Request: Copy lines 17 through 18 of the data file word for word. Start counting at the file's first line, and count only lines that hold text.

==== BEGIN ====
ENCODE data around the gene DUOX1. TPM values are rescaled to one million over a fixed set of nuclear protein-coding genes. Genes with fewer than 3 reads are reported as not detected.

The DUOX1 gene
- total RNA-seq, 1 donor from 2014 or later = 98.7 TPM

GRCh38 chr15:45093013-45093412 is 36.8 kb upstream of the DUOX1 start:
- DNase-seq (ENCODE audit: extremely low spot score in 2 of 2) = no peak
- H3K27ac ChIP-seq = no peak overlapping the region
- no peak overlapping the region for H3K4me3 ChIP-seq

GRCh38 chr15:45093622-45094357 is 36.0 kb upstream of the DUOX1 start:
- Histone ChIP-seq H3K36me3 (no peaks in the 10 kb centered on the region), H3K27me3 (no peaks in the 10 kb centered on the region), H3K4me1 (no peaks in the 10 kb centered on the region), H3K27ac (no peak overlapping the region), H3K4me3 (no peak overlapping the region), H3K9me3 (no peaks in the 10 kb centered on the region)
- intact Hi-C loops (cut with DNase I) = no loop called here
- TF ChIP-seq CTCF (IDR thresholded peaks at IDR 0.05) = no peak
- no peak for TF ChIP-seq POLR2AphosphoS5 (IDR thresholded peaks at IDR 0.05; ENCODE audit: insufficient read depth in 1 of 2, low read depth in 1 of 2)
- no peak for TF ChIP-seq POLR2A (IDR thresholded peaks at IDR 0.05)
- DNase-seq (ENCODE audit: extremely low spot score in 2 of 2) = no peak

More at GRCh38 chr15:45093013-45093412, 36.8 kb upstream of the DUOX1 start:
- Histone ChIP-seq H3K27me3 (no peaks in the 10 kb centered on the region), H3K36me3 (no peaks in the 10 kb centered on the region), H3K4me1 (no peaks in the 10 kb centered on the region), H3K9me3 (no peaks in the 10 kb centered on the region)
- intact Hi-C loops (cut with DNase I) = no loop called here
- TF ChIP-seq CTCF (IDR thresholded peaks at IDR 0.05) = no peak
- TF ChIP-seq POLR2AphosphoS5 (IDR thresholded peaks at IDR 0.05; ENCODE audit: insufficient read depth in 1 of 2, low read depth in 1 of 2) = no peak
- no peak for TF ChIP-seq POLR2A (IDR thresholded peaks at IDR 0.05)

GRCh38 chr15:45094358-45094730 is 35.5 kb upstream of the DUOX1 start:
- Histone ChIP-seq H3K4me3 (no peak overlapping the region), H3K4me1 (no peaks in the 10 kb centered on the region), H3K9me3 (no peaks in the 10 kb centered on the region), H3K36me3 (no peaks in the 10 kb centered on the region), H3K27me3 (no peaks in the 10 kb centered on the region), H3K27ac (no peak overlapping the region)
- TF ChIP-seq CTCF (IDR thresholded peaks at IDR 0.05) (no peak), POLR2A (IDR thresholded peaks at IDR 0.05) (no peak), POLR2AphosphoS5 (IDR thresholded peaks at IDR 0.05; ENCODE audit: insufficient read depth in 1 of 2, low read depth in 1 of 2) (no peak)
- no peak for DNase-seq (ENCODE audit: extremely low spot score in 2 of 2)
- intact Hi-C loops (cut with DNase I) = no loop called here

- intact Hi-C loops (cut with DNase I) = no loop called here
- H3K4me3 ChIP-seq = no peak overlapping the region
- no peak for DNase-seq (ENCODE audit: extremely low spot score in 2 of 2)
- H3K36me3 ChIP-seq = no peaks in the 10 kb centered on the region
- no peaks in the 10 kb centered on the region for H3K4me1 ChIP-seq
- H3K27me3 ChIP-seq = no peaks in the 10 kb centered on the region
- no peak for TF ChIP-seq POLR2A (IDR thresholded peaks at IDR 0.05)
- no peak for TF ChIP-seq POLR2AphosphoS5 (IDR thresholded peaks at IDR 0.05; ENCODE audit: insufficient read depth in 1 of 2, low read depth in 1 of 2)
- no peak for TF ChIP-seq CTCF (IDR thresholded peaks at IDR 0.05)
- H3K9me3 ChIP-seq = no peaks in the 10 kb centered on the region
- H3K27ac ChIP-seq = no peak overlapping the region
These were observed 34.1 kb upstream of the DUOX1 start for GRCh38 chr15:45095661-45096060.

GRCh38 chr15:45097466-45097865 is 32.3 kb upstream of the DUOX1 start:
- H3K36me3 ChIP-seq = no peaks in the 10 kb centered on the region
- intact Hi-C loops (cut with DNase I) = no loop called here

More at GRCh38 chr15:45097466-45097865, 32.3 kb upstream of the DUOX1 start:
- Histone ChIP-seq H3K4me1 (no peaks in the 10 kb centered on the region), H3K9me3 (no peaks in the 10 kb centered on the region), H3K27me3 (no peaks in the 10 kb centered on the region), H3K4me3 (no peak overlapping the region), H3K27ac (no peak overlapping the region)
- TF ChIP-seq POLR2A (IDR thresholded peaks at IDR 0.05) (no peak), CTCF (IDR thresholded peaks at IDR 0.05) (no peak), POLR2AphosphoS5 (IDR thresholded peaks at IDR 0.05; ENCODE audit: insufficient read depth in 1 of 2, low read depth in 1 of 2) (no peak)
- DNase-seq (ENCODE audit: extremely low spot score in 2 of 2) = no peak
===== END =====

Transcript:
- intact Hi-C loops (cut with DNase I) = no loop called here
- TF ChIP-seq CTCF (IDR thresholded peaks at IDR 0.05) = no peak